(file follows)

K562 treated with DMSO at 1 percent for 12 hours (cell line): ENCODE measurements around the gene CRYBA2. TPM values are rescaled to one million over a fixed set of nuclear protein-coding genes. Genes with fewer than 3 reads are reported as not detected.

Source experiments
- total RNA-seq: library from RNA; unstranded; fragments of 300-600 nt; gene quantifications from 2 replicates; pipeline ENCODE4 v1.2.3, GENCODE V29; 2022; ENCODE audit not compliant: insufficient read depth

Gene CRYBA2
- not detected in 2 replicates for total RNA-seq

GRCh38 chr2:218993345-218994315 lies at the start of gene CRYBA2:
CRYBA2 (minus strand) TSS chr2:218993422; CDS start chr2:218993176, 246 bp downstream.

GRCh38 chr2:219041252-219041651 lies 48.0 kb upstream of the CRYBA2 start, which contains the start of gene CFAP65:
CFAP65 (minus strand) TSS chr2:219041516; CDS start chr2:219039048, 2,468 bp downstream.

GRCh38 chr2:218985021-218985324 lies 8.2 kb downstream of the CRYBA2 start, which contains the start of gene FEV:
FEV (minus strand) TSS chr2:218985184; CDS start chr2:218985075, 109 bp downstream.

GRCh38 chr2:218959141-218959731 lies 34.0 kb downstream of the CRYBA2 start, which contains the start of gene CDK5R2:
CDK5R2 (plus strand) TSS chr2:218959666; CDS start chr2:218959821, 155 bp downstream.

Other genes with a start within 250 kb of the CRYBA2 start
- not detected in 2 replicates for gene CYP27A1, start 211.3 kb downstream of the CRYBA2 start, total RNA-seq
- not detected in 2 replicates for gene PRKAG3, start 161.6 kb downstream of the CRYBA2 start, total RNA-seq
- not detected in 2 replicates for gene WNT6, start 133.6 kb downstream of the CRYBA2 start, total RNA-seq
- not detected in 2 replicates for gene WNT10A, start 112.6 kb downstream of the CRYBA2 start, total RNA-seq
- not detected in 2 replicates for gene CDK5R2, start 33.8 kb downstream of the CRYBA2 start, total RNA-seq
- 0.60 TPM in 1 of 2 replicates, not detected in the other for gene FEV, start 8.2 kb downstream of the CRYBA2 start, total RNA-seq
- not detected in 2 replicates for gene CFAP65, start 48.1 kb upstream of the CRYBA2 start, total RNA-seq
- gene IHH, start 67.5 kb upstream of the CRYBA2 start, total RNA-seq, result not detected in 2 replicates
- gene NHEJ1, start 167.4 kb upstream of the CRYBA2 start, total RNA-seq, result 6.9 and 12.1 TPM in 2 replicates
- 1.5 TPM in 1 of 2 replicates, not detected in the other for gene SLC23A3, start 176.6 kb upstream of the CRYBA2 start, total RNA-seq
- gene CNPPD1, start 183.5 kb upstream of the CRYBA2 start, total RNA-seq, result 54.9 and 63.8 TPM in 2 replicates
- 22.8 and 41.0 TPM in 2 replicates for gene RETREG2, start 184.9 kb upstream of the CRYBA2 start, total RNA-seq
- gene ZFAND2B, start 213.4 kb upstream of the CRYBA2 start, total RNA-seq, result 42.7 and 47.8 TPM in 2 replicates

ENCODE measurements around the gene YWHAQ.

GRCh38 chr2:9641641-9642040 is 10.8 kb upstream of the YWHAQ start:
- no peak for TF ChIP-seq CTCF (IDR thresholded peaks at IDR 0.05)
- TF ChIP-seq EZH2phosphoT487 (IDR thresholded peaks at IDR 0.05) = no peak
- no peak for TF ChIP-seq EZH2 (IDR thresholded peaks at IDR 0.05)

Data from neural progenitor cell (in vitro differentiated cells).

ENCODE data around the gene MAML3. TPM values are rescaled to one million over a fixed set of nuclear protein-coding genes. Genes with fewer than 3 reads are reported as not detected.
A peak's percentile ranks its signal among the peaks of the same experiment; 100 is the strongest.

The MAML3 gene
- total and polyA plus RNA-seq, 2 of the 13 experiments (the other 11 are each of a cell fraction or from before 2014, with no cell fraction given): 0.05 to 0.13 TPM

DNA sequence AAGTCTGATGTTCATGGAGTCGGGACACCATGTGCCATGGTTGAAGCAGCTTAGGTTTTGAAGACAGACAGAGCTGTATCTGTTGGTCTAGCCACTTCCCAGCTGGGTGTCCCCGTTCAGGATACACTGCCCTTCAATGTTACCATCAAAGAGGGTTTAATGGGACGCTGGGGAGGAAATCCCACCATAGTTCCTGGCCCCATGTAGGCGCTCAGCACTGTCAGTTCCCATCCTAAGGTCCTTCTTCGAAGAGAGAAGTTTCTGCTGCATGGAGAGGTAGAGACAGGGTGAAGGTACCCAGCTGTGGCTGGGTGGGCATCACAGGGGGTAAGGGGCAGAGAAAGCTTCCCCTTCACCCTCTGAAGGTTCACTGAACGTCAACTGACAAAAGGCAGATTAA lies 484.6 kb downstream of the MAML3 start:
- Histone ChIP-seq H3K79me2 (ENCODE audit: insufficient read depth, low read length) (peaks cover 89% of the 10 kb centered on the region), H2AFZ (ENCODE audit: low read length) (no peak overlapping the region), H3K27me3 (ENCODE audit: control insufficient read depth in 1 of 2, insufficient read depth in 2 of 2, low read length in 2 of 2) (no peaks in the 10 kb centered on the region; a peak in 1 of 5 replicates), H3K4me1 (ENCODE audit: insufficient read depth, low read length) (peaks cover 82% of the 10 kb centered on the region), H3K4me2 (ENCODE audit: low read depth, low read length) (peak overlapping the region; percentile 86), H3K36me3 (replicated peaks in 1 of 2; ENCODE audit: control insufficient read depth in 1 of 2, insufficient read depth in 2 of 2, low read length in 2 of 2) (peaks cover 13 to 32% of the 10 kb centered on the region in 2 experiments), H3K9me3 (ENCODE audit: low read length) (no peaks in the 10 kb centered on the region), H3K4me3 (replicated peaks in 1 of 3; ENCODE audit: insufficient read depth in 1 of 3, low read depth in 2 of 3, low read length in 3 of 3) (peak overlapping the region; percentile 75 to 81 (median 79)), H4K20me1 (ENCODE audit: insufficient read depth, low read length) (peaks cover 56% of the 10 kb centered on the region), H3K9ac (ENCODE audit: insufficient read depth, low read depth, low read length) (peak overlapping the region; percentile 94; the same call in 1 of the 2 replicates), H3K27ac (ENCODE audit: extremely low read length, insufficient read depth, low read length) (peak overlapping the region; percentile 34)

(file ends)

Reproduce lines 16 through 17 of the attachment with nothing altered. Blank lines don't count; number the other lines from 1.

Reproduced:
- not detected in 2 replicates for gene PRKAG3, start 161.6 kb downstream of the CRYBA2 start, total RNA-seq
- not detected in 2 replicates for gene WNT6, start 133.6 kb downstream of the CRYBA2 start, total RNA-seq